When you decide to go into public service, you don’t usually expect a lot of glory. Particularly if you’re running for state attorney general. But fame and attention have caught up with Washington State’s Attorney General, Bob Ferguson, who recently sat down with our Jackson Leadership Fellows to talk about making tough decisions as a leader, learning from past failures and mistakes, and having empathy and understanding for your opponent’s position.
Why such acclaim for Attorney General Ferguson, who retains a good-guy, low-key and approachable persona despite being the focus of numerous hero stories? Ferguson has made Washington State one of the battlegrounds for court cases challenging the current Administration, most notably regarding the Muslim-ban for several countries directed by President Trump. Ferguson talked to the Fellows about the need to reach decisions quickly, even when one would prefer to have more time to sift through pros and cons. “Most of the time in leadership you’ll need to make hard and fast decisions,” Ferguson advised the Fellows. “You better get comfortable with it.” The Attorney General, who spent his young adult years as a chess champion, tends to see challenges through a chess prism. “Assess your losses first,” he counseled. “Be objective about your mistakes and learn from your defeats.”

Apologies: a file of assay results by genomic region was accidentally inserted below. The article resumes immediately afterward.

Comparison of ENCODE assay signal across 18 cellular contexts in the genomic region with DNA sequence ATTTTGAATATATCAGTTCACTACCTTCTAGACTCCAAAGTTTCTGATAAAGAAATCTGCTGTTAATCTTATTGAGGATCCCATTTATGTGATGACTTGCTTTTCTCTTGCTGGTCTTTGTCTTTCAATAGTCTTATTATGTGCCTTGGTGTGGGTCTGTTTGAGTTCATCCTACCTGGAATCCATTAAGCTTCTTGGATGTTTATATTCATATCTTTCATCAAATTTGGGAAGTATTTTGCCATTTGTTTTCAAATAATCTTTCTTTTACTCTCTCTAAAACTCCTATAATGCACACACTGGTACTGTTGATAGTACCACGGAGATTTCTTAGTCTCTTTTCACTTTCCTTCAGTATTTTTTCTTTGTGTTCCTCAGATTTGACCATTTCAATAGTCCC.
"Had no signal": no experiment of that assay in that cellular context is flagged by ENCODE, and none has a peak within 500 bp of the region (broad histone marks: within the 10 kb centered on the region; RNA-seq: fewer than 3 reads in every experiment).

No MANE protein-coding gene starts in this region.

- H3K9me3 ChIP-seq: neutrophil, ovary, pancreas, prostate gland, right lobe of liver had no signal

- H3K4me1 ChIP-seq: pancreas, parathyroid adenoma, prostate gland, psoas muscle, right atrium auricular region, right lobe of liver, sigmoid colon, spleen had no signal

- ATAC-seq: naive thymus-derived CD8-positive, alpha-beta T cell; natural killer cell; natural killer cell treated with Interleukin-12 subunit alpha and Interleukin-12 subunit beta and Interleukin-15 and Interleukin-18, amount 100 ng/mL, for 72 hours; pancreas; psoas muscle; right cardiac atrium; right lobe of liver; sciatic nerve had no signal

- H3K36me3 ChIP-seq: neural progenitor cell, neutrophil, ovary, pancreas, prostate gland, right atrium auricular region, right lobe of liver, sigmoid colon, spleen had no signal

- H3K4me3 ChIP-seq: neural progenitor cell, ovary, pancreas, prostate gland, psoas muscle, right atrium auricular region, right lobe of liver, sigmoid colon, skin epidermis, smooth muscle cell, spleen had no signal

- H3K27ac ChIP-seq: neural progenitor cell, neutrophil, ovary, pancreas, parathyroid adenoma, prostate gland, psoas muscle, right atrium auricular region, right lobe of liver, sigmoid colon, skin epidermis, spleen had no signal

Ferguson also places ethics at the top of his list of key leadership qualities. “Pay attention to your behavior; your team is watching you,” he warned the Fellows. Character counts, he said. He emphasized, “There are clear lines to delineate right and wrong,” something that drives him as a politician and as a public servant. “Trust your instincts,” he stressed.
In conclusion, Ferguson urged the young Fellows to consider public service – be it full-time or part-time careers – as a valuable path in life. He was drawn to it in order to help people.
The Jackson Fellows were rapt as Ferguson discussed leadership challenges. They understood and valued his perspective on current political affairs. We are grateful to the Attorney General for sharing his views with our Fellows. He has sat down with every cohort of our program!
I think it’s fair to conclude that Bob Ferguson has used his public life well to date, and we can expect much more from him. He is truly a leader in the Jackson tradition.